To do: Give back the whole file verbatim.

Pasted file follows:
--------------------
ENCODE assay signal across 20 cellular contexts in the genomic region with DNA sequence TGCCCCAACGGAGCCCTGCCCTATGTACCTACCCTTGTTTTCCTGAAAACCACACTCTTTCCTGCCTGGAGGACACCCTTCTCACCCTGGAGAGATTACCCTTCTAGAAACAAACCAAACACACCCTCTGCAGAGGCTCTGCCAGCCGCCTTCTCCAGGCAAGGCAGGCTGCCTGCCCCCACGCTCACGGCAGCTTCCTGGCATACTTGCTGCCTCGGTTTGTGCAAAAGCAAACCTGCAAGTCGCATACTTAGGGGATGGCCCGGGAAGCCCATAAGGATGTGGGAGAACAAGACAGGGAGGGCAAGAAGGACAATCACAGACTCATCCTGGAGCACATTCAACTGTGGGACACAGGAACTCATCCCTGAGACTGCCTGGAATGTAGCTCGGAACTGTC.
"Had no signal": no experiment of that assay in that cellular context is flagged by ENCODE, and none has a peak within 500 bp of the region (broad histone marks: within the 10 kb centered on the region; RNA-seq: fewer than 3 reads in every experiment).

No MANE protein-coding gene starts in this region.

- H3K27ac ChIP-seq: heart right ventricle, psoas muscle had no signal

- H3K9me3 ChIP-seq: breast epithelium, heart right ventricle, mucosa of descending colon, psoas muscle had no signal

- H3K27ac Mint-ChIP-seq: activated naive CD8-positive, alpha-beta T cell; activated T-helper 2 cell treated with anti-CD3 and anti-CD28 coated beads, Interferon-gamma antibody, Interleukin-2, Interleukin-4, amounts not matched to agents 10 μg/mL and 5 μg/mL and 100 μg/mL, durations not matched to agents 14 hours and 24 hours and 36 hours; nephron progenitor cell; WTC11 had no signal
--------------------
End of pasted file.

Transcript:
ENCODE assay signal across 20 cellular contexts in the genomic region with DNA sequence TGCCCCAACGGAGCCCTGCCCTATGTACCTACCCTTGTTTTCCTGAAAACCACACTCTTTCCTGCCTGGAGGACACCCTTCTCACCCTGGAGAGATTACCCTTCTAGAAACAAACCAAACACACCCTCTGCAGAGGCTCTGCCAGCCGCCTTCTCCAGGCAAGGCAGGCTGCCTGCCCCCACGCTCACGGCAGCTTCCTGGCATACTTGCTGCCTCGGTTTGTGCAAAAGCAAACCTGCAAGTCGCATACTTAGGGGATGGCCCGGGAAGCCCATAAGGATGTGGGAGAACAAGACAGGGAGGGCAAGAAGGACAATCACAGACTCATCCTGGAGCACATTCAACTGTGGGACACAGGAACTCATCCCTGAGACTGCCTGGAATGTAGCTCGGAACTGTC.
"Had no signal": no experiment of that assay in that cellular context is flagged by ENCODE, and none has a peak within 500 bp of the region (broad histone marks: within the 10 kb centered on the region; RNA-seq: fewer than 3 reads in every experiment).

No MANE protein-coding gene starts in this region.

- H3K27ac ChIP-seq: heart right ventricle, psoas muscle had no signal

- H3K9me3 ChIP-seq: breast epithelium, heart right ventricle, mucosa of descending colon, psoas muscle had no signal

- H3K27ac Mint-ChIP-seq: activated naive CD8-positive, alpha-beta T cell; activated T-helper 2 cell treated with anti-CD3 and anti-CD28 coated beads, Interferon-gamma antibody, Interleukin-2, Interleukin-4, amounts not matched to agents 10 μg/mL and 5 μg/mL and 100 μg/mL, durations not matched to agents 14 hours and 24 hours and 36 hours; nephron progenitor cell; WTC11 had no signal